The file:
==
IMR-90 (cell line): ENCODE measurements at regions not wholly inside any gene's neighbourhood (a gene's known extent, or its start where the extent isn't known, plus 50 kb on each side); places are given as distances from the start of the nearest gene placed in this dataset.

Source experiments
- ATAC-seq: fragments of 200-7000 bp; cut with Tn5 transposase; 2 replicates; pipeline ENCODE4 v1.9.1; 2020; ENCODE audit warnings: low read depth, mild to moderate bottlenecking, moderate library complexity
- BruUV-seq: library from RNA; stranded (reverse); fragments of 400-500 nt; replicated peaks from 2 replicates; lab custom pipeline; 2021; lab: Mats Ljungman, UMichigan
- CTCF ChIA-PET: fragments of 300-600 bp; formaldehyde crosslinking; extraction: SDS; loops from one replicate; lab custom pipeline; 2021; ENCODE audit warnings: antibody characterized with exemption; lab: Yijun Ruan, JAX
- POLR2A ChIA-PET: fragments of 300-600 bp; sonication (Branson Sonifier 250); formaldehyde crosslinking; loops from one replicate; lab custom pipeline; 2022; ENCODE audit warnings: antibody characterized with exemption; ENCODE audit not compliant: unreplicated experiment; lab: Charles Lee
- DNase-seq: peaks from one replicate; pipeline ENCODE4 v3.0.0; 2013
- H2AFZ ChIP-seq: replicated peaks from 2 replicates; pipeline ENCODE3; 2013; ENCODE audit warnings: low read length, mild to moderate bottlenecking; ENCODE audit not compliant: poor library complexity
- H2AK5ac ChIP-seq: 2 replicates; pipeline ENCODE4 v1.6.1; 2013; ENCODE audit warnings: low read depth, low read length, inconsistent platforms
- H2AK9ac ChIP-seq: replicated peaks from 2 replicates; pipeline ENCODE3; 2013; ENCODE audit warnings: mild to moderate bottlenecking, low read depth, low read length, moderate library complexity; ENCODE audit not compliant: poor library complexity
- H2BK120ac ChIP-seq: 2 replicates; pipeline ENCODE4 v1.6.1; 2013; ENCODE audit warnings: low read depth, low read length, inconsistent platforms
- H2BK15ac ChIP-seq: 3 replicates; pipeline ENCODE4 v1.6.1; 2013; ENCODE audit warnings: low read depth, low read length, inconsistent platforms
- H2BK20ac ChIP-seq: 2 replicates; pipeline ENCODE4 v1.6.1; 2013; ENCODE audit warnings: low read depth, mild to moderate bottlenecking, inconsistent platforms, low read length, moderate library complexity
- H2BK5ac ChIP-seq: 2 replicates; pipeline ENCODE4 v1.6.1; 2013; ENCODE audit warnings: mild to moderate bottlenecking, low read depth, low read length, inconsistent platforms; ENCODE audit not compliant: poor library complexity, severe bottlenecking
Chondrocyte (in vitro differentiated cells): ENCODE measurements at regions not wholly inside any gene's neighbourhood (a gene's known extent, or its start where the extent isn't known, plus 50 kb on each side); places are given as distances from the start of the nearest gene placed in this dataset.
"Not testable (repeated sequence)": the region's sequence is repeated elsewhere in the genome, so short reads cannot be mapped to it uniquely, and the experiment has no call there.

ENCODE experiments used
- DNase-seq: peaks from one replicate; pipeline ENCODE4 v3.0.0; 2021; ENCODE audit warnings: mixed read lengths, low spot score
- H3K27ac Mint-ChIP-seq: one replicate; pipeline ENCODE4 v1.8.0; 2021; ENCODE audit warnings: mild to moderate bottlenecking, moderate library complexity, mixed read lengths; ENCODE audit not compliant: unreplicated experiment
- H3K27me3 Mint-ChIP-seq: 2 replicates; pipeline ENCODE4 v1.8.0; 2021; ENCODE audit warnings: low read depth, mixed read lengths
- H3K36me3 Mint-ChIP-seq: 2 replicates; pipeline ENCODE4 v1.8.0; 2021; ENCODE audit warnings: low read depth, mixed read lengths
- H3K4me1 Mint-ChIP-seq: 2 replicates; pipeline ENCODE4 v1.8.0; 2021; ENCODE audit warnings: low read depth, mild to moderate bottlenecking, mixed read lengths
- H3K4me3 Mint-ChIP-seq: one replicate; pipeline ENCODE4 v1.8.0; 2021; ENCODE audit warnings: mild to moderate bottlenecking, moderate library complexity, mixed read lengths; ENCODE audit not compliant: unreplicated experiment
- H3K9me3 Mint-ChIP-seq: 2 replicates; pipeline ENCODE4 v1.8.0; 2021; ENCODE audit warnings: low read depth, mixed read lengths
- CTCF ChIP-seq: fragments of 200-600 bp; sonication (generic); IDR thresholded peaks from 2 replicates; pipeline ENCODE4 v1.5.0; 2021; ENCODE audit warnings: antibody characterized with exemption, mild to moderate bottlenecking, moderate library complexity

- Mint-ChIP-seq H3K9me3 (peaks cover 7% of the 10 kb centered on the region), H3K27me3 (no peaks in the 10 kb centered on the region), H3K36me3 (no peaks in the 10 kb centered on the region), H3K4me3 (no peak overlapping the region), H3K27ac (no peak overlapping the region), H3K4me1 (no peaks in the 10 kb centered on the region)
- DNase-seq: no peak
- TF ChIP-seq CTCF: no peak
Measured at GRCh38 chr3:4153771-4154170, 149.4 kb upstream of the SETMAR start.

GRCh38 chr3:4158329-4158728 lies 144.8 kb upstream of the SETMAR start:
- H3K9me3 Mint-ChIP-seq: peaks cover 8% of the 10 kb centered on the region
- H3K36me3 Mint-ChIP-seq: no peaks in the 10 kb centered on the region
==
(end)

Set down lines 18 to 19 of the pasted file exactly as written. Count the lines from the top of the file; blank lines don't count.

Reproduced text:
- DNase-seq: peaks from one replicate; pipeline ENCODE4 v3.0.0; 2021; ENCODE audit warnings: mixed read lengths, low spot score
- H3K27ac Mint-ChIP-seq: one replicate; pipeline ENCODE4 v1.8.0; 2021; ENCODE audit warnings: mild to moderate bottlenecking, moderate library complexity, mixed read lengths; ENCODE audit not compliant: unreplicated experiment